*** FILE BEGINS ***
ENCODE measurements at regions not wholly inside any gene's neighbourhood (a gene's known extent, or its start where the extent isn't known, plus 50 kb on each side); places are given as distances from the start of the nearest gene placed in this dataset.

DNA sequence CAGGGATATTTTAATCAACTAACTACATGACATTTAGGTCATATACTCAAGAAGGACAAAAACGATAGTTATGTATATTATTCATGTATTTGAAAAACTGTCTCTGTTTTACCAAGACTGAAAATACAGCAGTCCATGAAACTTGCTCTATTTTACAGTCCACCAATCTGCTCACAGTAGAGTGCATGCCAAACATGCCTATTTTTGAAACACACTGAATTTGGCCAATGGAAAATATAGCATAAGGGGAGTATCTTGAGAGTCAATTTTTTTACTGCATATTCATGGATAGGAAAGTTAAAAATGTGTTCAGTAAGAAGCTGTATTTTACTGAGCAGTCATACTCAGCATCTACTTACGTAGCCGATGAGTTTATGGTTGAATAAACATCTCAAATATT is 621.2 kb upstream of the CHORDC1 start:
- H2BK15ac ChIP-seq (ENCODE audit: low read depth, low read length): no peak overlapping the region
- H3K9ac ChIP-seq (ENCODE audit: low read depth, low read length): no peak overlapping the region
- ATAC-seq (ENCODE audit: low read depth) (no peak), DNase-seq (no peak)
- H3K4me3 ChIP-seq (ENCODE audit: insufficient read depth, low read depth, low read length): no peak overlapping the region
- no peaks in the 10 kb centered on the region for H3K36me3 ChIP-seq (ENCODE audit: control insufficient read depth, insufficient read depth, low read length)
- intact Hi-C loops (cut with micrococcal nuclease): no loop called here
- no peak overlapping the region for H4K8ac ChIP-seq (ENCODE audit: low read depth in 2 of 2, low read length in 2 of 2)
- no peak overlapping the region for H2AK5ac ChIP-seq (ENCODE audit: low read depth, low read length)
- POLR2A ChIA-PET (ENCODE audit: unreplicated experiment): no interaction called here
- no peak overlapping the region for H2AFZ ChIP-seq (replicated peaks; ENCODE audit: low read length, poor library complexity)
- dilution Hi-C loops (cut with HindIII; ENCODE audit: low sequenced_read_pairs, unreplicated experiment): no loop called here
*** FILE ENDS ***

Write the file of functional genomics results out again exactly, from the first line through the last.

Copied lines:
ENCODE measurements at regions not wholly inside any gene's neighbourhood (a gene's known extent, or its start where the extent isn't known, plus 50 kb on each side); places are given as distances from the start of the nearest gene placed in this dataset.

DNA sequence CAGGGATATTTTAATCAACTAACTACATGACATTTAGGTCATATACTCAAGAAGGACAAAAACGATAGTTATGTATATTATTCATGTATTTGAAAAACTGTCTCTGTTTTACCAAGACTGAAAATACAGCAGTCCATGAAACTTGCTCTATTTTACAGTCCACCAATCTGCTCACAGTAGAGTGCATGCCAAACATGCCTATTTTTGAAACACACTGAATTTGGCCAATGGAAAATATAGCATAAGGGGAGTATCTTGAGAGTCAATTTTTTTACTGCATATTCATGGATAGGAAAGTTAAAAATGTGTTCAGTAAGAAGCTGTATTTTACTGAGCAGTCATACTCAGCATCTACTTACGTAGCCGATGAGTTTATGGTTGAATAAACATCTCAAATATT is 621.2 kb upstream of the CHORDC1 start:
- H2BK15ac ChIP-seq (ENCODE audit: low read depth, low read length): no peak overlapping the region
- H3K9ac ChIP-seq (ENCODE audit: low read depth, low read length): no peak overlapping the region
- ATAC-seq (ENCODE audit: low read depth) (no peak), DNase-seq (no peak)
- H3K4me3 ChIP-seq (ENCODE audit: insufficient read depth, low read depth, low read length): no peak overlapping the region
- no peaks in the 10 kb centered on the region for H3K36me3 ChIP-seq (ENCODE audit: control insufficient read depth, insufficient read depth, low read length)
- intact Hi-C loops (cut with micrococcal nuclease): no loop called here
- no peak overlapping the region for H4K8ac ChIP-seq (ENCODE audit: low read depth in 2 of 2, low read length in 2 of 2)
- no peak overlapping the region for H2AK5ac ChIP-seq (ENCODE audit: low read depth, low read length)
- POLR2A ChIA-PET (ENCODE audit: unreplicated experiment): no interaction called here
- no peak overlapping the region for H2AFZ ChIP-seq (replicated peaks; ENCODE audit: low read length, poor library complexity)
- dilution Hi-C loops (cut with HindIII; ENCODE audit: low sequenced_read_pairs, unreplicated experiment): no loop called here